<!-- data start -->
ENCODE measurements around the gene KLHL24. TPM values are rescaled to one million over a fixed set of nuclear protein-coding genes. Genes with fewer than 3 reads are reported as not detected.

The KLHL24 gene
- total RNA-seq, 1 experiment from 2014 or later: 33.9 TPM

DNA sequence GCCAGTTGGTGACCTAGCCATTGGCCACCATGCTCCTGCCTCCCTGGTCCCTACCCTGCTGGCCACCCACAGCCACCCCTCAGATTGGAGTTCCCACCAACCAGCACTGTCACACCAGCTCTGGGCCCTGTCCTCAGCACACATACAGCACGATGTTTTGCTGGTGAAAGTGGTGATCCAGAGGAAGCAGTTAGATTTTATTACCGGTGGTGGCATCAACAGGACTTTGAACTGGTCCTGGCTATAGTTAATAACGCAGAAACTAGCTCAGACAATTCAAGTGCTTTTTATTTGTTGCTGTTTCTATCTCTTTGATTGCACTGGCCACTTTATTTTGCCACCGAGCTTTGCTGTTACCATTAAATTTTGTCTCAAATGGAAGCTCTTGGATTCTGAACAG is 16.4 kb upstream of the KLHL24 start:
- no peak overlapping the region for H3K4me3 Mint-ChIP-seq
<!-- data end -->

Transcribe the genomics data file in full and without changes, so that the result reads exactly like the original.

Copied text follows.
ENCODE measurements around the gene KLHL24. TPM values are rescaled to one million over a fixed set of nuclear protein-coding genes. Genes with fewer than 3 reads are reported as not detected.

The KLHL24 gene
- total RNA-seq, 1 experiment from 2014 or later: 33.9 TPM

DNA sequence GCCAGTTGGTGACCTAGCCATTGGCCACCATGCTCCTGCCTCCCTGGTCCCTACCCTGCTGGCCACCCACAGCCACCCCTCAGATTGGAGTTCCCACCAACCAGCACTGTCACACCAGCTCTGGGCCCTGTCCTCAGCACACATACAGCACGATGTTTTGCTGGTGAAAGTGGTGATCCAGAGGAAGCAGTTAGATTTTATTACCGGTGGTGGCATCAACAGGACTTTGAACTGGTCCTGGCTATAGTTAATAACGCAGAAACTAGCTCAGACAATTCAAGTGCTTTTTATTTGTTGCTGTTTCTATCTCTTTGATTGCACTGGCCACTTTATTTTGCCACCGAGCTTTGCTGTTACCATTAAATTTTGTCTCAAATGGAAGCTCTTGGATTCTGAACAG is 16.4 kb upstream of the KLHL24 start:
- no peak overlapping the region for H3K4me3 Mint-ChIP-seq